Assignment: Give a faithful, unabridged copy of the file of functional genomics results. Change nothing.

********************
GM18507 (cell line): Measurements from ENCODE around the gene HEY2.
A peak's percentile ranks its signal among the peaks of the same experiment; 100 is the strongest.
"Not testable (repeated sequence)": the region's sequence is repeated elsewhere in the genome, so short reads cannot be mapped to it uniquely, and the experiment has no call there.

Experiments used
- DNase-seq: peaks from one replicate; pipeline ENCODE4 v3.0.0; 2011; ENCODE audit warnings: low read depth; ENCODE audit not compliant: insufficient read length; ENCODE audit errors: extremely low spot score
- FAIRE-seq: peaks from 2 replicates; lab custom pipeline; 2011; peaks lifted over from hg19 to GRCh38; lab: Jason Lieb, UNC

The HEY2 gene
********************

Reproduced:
GM18507 (cell line): Measurements from ENCODE around the gene HEY2.
A peak's percentile ranks its signal among the peaks of the same experiment; 100 is the strongest.
"Not testable (repeated sequence)": the region's sequence is repeated elsewhere in the genome, so short reads cannot be mapped to it uniquely, and the experiment has no call there.

Experiments used
- DNase-seq: peaks from one replicate; pipeline ENCODE4 v3.0.0; 2011; ENCODE audit warnings: low read depth; ENCODE audit not compliant: insufficient read length; ENCODE audit errors: extremely low spot score
- FAIRE-seq: peaks from 2 replicates; lab custom pipeline; 2011; peaks lifted over from hg19 to GRCh38; lab: Jason Lieb, UNC

The HEY2 gene